Gerald’s Game is a near flawless, tension-filled adaptation of Stephen King’s chilling novel featuring powerful performances and an unforgettable story
If 2017 is the year of Stephen King adaptations, Gerald’s Game is the latest and possibly the most haunting.
Released by Netflix on September 29, the film is based on King’s 1992 novel of the same name. With source material by Stephen King, direction by Mike Flanagan (Oculus and other Netflix title Hush), and top-notch acting from Carla Gugino and Bruce Greenwood, this movie was bound to be a success from the start.
Though the vast majority of the film takes place in a single room, the setting of the cabin that Jessie (Gugino) and Gerald (Greenwood) stay in is beautiful, featuring both woodsy comfort and waterfront views. It doesn’t take too long to settle though, instead delving quickly into the action that provides much of the movie’s plot.
It takes almost no time to determine that Gerald and Jessie are having marital issues and hoping a weekend away will help them work those problems out.
Soon after Gerald has handcuffed Jessie to thick wooden bedposts in anticipation of spicing up their sex life, they begin to fight about what each of them expects from the other. When Gerald tries to translate the passion of this argument into a carnal passion, Jessie kicks him off of her. Directly following that, Gerald suffers a heart attack and ends up lying dead on the floor.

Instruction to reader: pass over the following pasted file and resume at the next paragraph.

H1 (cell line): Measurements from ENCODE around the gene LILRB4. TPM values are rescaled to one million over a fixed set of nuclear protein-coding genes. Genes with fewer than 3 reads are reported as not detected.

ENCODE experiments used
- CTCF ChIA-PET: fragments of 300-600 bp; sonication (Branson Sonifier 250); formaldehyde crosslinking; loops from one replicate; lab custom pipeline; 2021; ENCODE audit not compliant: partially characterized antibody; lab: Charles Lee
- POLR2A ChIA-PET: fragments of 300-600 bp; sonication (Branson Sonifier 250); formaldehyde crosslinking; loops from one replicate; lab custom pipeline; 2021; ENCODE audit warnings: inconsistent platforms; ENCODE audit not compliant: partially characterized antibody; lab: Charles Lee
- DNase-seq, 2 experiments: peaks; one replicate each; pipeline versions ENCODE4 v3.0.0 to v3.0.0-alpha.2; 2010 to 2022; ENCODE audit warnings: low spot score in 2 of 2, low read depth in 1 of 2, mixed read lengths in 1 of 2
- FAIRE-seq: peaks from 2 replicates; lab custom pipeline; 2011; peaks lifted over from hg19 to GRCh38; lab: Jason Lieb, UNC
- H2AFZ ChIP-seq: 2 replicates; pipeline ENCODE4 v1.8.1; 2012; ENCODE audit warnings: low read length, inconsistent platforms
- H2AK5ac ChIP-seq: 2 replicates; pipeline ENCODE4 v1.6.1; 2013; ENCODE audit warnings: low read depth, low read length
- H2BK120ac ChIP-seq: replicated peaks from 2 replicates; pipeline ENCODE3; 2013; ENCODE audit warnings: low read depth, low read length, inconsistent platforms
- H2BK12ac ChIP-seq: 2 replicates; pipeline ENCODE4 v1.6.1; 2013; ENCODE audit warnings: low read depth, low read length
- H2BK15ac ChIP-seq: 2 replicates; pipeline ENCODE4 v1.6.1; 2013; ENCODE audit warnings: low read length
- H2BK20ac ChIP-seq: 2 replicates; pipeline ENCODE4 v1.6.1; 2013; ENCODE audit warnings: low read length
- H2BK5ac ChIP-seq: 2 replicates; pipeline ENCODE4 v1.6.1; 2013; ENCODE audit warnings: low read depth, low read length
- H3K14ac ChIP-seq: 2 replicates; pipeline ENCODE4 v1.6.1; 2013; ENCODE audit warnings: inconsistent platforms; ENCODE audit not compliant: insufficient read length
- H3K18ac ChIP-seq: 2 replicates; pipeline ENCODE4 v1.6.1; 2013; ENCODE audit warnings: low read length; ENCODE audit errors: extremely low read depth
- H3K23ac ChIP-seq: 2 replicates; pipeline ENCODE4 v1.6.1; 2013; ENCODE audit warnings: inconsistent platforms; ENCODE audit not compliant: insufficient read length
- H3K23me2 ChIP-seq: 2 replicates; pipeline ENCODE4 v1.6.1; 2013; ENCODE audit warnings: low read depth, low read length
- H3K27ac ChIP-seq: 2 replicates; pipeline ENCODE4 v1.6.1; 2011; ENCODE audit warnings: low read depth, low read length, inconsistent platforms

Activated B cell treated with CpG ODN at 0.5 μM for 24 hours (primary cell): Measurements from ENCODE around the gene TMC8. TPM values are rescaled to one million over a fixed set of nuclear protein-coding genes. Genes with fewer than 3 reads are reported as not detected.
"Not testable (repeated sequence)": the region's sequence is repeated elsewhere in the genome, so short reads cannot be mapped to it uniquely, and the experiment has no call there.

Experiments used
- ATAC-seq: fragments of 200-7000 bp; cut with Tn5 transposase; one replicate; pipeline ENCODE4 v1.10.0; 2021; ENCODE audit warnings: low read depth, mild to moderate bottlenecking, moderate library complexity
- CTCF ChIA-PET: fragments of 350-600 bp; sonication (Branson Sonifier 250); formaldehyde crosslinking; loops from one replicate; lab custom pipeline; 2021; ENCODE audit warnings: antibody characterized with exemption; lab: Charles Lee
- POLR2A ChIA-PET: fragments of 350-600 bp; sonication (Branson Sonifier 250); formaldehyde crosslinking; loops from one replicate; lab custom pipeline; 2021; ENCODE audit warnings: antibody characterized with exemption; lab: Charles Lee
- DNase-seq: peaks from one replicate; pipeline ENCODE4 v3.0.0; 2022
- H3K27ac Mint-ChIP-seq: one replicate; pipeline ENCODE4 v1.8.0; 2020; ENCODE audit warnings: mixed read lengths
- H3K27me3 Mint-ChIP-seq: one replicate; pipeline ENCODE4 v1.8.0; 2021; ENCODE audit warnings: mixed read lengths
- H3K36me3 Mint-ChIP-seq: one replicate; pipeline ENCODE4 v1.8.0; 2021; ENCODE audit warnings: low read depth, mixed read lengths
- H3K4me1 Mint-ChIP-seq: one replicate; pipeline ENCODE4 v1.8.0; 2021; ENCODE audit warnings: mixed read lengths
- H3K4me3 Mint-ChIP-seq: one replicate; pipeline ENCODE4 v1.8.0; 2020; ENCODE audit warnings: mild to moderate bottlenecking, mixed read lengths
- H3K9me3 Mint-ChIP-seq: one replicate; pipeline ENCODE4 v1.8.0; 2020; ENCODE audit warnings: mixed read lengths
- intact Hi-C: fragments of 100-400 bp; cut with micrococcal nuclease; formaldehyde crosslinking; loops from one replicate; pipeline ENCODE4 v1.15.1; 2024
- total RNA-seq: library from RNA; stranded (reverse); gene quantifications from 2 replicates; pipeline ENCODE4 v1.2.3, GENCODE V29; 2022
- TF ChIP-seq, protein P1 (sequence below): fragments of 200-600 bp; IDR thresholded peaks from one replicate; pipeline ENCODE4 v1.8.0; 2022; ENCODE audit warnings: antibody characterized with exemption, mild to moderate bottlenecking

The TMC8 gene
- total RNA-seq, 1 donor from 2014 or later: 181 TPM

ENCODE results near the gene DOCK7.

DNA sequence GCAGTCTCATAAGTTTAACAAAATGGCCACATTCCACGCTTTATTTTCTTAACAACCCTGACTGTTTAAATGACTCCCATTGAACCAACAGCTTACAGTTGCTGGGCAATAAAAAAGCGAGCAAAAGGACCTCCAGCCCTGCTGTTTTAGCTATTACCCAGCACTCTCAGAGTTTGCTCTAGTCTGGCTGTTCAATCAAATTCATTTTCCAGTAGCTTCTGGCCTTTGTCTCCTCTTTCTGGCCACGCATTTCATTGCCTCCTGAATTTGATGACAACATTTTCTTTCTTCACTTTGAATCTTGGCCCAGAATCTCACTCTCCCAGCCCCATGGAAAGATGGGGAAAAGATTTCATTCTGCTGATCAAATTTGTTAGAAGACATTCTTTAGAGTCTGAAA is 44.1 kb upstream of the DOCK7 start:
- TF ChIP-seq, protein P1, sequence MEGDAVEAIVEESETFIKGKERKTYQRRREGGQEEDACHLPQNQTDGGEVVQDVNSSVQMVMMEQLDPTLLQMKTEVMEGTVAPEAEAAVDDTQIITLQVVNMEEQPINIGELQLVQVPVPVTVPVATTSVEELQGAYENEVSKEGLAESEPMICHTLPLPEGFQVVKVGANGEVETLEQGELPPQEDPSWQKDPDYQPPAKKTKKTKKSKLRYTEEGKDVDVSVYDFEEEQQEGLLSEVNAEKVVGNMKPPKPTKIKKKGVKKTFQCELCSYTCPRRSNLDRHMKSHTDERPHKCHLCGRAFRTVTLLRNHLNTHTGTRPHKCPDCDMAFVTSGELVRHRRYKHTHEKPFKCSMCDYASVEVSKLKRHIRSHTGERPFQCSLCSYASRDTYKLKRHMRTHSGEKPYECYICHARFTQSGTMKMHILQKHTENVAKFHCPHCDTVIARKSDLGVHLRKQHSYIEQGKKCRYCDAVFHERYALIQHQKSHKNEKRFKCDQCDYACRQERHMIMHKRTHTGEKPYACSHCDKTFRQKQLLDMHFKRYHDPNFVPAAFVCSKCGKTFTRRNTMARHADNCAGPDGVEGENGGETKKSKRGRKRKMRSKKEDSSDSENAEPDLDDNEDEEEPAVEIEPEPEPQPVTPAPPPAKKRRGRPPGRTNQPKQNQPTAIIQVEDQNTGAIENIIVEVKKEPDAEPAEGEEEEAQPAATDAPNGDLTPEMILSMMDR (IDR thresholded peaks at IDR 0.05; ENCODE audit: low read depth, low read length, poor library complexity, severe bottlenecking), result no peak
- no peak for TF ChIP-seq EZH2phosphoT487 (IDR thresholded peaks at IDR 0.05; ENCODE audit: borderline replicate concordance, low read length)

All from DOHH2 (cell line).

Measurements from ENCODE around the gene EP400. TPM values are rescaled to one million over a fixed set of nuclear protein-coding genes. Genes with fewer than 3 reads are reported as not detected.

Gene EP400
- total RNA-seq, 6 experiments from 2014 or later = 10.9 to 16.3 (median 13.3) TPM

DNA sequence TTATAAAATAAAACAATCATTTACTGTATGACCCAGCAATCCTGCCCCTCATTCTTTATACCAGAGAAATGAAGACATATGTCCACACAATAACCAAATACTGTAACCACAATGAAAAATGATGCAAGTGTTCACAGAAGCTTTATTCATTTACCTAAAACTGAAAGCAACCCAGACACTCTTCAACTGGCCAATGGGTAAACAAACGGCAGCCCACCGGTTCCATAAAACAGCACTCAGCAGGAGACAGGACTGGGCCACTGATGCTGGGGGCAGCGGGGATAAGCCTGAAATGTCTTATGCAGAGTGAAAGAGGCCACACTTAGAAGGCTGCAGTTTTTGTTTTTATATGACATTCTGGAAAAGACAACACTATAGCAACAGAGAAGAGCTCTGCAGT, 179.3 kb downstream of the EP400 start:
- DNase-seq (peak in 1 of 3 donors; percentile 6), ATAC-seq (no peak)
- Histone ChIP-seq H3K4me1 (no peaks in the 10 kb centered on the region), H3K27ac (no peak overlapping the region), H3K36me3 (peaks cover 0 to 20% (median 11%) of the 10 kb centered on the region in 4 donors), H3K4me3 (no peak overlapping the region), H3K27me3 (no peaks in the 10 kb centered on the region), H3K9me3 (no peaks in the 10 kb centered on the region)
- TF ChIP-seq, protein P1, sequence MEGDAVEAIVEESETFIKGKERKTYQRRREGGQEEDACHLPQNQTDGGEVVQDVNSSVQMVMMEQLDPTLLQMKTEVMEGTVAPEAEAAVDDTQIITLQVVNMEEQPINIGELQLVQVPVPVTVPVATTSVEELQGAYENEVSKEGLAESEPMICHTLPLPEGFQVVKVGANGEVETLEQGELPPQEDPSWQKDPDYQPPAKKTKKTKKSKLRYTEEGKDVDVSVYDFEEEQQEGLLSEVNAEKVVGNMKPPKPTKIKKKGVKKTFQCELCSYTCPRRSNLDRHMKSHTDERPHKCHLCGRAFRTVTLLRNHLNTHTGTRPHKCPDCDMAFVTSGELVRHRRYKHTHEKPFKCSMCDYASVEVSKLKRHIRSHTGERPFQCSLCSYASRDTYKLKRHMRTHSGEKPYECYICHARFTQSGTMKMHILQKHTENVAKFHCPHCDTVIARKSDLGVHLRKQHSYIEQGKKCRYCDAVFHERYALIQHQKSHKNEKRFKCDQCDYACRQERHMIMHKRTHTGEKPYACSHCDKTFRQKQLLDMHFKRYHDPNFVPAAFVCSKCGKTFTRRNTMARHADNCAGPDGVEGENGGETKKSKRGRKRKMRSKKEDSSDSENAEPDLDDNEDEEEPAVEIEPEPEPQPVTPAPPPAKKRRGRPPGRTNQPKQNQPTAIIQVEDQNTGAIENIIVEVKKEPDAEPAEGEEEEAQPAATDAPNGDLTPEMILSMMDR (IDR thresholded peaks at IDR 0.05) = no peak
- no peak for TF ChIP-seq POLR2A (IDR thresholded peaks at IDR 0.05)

Thus begins the story of Jessie’s fight for survival — she is alone in a secluded cabin, unable to move from her position or reach any lifelines. She soon begins to hallucinate, conjuring up visions of both Gerald and of herself as personifications of negative and positive thoughts. Though it appears she is getting beaten down and lifted back up by these “characters,” it’s her own mind guiding her through the ordeal, and presenting her with potential innovations that can aid in her survival.
Greenwood is undeniably great in Gerald’s Game, but Gugino clearly carries it with her performance.
During the times when Jessie is dreaming and/or hallucinating, we get flashbacks to her past that reveal a deep secret that informs her present and her future. Those who are familiar with King’s work know that often the darkest stories are those that aren’t supernatural, and that he can nail interpersonal relationships and the dynamics within them. Gerald’s Game is no exception to either of those things. In addition to flashbacks, there is also some foreshadowing in the film, though many viewers won’t realize it until the end.
Despite being downright maddening at times — due to certain characters and their actions rather than any of the filmmakers’ choices — the movie will have you hooked from beginning to end.
It is a horror/thriller, and the tension of the story carries all the way through it, but the horror of the movie sticks with you in a way you might not expect. Despite having few truly gory scenes and almost no spooky supernatural element, Gerald’s Game is eerie. The true horror of it is portrayed as both psychological and physical, in a way that many movies cannot get across so artfully and disturbingly. It can even leave you questioning what is real.